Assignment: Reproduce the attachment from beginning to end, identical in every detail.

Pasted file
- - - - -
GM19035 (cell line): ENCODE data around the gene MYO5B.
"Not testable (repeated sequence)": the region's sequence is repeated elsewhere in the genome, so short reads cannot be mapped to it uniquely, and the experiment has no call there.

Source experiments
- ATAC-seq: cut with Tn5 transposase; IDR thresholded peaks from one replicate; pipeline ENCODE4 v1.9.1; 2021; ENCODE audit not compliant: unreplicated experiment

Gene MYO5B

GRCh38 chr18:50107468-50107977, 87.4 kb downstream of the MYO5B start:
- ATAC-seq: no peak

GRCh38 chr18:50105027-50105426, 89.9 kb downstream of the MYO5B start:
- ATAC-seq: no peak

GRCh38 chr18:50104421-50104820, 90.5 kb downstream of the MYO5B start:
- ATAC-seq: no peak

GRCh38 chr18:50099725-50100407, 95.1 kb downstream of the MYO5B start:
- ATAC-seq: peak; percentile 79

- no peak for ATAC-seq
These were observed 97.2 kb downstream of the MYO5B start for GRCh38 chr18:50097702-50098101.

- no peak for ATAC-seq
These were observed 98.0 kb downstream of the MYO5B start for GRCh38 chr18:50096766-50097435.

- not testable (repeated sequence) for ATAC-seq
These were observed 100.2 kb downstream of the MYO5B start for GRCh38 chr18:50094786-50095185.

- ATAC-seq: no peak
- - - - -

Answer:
GM19035 (cell line): ENCODE data around the gene MYO5B.
"Not testable (repeated sequence)": the region's sequence is repeated elsewhere in the genome, so short reads cannot be mapped to it uniquely, and the experiment has no call there.

Source experiments
- ATAC-seq: cut with Tn5 transposase; IDR thresholded peaks from one replicate; pipeline ENCODE4 v1.9.1; 2021; ENCODE audit not compliant: unreplicated experiment

Gene MYO5B

GRCh38 chr18:50107468-50107977, 87.4 kb downstream of the MYO5B start:
- ATAC-seq: no peak

GRCh38 chr18:50105027-50105426, 89.9 kb downstream of the MYO5B start:
- ATAC-seq: no peak

GRCh38 chr18:50104421-50104820, 90.5 kb downstream of the MYO5B start:
- ATAC-seq: no peak

GRCh38 chr18:50099725-50100407, 95.1 kb downstream of the MYO5B start:
- ATAC-seq: peak; percentile 79

- no peak for ATAC-seq
These were observed 97.2 kb downstream of the MYO5B start for GRCh38 chr18:50097702-50098101.

- no peak for ATAC-seq
These were observed 98.0 kb downstream of the MYO5B start for GRCh38 chr18:50096766-50097435.

- not testable (repeated sequence) for ATAC-seq
These were observed 100.2 kb downstream of the MYO5B start for GRCh38 chr18:50094786-50095185.

- ATAC-seq: no peak